Cassie McAllister has lost her job and been deprived of something that went with it and mattered even more to her: the ability to be transported for two hours at a time into the world of Make-Believe. The company Imagen is a high-flier in the world of advanced technology, offering clients the exciting and compelling experience of virtual reality. It is also a fine example of predatory capitalism, marketing its clients’ data. Its form of virtual reality experience was originally directed towards healthcare, and approved by the Ministry of Innovation, but Make-Believe is also marketed as entertainment, and this is the easy and rapid-growth area.
Cassie has not only been sacked, she has been forced to sign a non-disclosure agreement and threatened with legal action if she breaks it. She is broke and fearful. Moreover, Make-Believe is addictive, and she suffers withdrawal symptoms. She used it to meet again with her first love, Alan, recreating in the virtual world the real world of their relationship. This can’t be revived in real-reality because Alan, diagnosed with schizophrenia, is now confined to a private and expensive mental hospital. Who, she wonders , pays the bill now his mother is dead?
Cassie attends a group for addicts in recovery. Most of its members are alcoholics or drug addicts, but her attention is caught by a young man called Lewis, whose gesture of fiddling with his ear suggests to her that he too has been expelled from the virtual paradise of Make-Believe. They come together, Cassie nervous and suspicious, Lewis apparently resentful and seeking, he says, something that might persuade or force Imagen to re-admit him to the joys of Make-Believe; blackmail perhaps, if he could find the right evidence. On the whole though Lewis seems as relaxed as Cassie is – with good reason – afraid.
That’s the set-up for what becomes a gripping and disturbing thriller. It’s gripping because it tells a good story, and offers a puzzle to be investigated in the classic style of this kind of fiction. In the modern manner it is a bit wordy, scenes prolonged after the point has been made, though readers capable of understanding the hi-tech and scientific jargon and long explanations of how Make-Believe works may not share this reservation. But it’s a classic quest novel and Cassie is an engaging and credible character. Moreover, though they may skip some paragraphs because they don’t understand anything of what they are being told, the plot is strong enough to hold any reader’s attention.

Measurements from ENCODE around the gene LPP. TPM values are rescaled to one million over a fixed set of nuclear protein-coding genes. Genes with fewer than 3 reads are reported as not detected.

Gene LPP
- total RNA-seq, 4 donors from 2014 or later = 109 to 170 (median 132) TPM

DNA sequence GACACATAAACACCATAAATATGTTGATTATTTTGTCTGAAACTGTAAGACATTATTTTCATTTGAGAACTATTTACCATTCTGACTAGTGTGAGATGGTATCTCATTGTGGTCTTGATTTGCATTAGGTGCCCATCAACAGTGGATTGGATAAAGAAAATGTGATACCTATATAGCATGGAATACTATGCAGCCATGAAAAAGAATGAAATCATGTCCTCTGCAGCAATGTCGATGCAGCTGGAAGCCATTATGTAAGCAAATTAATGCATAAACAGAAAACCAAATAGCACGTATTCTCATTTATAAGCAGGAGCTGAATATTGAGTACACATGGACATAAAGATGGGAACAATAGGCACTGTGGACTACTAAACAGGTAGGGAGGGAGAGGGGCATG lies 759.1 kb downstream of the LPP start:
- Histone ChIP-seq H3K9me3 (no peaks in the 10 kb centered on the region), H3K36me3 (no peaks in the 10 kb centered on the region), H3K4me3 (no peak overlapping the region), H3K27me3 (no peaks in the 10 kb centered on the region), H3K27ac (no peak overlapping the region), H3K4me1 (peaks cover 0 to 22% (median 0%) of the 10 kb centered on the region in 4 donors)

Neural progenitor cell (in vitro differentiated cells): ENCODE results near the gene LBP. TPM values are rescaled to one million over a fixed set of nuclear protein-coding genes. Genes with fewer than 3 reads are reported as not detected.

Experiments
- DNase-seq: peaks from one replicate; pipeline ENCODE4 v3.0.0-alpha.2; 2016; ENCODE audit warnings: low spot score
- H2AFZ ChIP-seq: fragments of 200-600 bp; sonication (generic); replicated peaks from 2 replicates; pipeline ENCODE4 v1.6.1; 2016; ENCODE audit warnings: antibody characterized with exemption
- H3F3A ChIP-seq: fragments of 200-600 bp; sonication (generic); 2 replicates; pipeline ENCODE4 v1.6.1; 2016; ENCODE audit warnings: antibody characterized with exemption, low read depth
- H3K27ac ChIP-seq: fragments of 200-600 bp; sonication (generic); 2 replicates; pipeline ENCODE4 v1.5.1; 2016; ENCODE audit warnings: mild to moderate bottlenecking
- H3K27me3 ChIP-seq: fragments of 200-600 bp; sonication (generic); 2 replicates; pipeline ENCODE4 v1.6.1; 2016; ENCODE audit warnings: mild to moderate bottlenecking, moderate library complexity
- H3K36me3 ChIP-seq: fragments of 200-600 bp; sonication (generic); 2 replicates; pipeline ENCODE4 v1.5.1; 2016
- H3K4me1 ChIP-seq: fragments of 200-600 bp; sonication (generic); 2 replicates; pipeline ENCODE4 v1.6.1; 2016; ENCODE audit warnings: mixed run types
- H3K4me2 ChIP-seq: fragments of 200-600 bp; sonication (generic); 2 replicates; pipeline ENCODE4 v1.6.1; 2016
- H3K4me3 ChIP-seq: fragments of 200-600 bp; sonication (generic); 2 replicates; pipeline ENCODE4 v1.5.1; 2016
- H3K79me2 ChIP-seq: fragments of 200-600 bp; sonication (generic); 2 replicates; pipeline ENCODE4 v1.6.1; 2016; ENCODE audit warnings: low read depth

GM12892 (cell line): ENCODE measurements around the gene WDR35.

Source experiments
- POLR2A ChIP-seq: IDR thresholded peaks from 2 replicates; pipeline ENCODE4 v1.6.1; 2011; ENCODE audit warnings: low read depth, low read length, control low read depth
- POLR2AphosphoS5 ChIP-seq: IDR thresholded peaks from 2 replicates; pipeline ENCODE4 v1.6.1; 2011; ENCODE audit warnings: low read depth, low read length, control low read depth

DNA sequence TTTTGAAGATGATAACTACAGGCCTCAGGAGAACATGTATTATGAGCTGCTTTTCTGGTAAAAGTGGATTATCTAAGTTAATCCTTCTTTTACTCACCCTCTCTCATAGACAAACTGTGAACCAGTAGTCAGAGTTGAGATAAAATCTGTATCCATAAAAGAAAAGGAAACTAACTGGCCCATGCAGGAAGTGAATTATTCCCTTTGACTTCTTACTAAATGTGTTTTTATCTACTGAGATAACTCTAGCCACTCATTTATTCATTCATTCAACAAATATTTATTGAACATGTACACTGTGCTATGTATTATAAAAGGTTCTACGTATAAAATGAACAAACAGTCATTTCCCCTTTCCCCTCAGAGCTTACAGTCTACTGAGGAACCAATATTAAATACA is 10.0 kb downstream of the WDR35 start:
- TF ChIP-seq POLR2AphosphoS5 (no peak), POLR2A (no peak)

So the novel works well as what John Buchan called a shocker. It is, however, more than entertainment because the advanced technologies it describes are close enough to what is or may soon be possible to be alarming. We already know how data, whether legally gathered or stolen, can be put to nefarious uses in both public and private life. We are accustomed to invasion of privacy on a scale which would have been unthinkable 50 years ago. We know that our movements in any town or city are likely to be caught on camera and that every purchase we may make online is registered and the knowledge which is stored can tell people, companies, public authorities and more sinister organizations of which we are ignorant, something about our tastes, habits and other aspects of our private life. In short we live in a surveillance society, and others profit from what they learn about us. This is how it is already, and you would have to be innocent and simple-minded not to recognize that things will get worse as what we assumed to be personal and private is data garnered by others for profit or something worse.
So, while this novel succeeds as entertainment, it is also one to make you think. There was a character in The Pickwick Papers, known only as the Fat Boy, who liked to sidle up to people and say “I wants to make your flesh creep.” Jane Alexander has written a novel that does just that, more disturbingly than anything the Fat Boy might have conjured up. Allan Massie
A User’s Guide to Make-Believe, by Jane Alexander, Allison & Busby, 350pp, £14.99